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Waveriders (DVD Review)

13 Mar, 2010 By: Angelique Flores

Street 3/16/10
$24.98 DVD
Not rated.

Southern California and Hawaii are usually the first places that pop in our heads when we think of surfing. Waveriders could add Ireland to the list.

Narrated by Irish actor Cillian Murphy, this documentary captures the rise of the country’s surf scene as well as the waves that have drawn the likes of pro surfer Kelly Slater and many others to Ireland.

From professional surfers, soul surfers (surfers who surf for enjoyment and not commercialization) and surf historians, the Emerald Isle is one of the top big-wave surfing destinations that came to prominence in the late 1990s.

Surf travel writer Kevin Naughton and surf photographer Craig Peterson arrived in Ireland during the late 1970s. The two surfers had traveled the world documenting trips for Surfer magazine to fund those trips. They made an impact on the world of surfing by exposing unknown places with good wavers with few to no people riding them. Naughton talks about his arrival to Ireland and how he knew it would be the next big place to make a splash in surfing.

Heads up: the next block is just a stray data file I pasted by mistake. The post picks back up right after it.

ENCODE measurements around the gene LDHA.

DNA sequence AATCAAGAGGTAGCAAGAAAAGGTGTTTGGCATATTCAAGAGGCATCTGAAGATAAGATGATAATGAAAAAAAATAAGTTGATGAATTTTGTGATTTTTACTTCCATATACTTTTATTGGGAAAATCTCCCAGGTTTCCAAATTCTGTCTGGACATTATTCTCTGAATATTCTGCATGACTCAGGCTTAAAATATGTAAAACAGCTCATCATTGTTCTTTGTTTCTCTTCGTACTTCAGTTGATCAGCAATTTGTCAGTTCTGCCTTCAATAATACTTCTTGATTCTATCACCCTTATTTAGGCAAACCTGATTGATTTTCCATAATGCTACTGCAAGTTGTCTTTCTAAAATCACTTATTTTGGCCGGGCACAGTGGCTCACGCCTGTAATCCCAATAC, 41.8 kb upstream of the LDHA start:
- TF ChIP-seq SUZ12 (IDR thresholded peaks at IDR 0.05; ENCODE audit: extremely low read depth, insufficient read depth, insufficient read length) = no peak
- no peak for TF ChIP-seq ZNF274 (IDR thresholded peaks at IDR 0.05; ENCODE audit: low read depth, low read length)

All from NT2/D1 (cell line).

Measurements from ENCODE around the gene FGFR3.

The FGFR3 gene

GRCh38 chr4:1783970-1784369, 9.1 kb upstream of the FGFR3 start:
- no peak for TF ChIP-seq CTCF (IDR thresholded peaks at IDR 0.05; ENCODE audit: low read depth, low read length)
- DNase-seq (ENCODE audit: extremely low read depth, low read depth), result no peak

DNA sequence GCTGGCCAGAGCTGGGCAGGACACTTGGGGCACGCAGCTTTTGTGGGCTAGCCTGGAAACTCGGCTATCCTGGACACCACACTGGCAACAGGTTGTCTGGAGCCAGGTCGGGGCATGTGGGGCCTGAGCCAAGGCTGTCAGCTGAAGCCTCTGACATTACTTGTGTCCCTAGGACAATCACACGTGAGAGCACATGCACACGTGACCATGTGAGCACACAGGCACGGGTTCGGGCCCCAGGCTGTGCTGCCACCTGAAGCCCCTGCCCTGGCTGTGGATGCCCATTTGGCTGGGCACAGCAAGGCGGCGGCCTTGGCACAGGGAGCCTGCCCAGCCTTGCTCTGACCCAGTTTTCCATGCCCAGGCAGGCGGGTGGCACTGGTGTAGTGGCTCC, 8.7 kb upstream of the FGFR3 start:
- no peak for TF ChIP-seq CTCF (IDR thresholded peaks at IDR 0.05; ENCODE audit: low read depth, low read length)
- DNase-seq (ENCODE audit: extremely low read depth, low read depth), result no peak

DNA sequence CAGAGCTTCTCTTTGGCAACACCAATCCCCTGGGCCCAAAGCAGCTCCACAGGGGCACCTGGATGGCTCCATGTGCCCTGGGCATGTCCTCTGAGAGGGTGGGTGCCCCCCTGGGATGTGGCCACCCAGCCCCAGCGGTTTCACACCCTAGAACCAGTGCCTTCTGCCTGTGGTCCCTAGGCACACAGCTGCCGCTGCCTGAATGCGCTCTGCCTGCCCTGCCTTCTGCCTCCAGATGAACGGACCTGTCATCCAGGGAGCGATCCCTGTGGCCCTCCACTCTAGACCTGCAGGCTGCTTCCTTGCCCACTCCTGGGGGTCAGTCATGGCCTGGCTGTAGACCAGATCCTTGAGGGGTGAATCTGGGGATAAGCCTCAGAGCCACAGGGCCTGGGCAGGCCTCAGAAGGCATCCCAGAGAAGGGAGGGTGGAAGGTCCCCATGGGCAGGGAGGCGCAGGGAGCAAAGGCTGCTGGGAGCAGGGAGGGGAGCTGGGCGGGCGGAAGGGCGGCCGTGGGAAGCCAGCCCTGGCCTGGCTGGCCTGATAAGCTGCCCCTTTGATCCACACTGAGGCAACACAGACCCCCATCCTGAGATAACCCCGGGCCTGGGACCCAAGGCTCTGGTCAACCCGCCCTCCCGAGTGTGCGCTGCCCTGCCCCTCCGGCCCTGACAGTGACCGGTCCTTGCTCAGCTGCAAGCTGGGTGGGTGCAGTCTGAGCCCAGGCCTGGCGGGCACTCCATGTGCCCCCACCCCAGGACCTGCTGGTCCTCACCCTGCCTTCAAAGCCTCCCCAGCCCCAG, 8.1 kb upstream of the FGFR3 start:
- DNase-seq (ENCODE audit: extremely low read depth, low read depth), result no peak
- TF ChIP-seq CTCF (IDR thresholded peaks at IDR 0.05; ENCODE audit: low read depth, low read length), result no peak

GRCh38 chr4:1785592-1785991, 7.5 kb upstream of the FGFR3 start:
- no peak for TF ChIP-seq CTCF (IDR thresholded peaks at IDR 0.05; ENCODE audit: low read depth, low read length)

They are among many Irish surf enthusiasts interviewed here.

Soul surfers and Irish-American brothers the Malloys discuss when they came to Ireland before it became a popular destination among surfers. And pro surfer Slater reminisces on when he took a break from competing and came to Ireland to see the country’s waves for himself.

Besides claiming some of the best waves, Ireland has some claim to the father of modern surfing, George Freeth Jr., whose father was from Ireland. This surf pioneer revitalized the sport at the turn of the 20th century, invented the paddleboard and lifeguarding, and was hailed as a hero after saving several boats of fisherman.

This multifestival award-winning film offers a compelling look at decades worth of footage and pictures as well as interviews about Ireland’s surf and its surfers. It’s less of a sports documentary and more of a historical documentary that details Ireland’s place in surf history.

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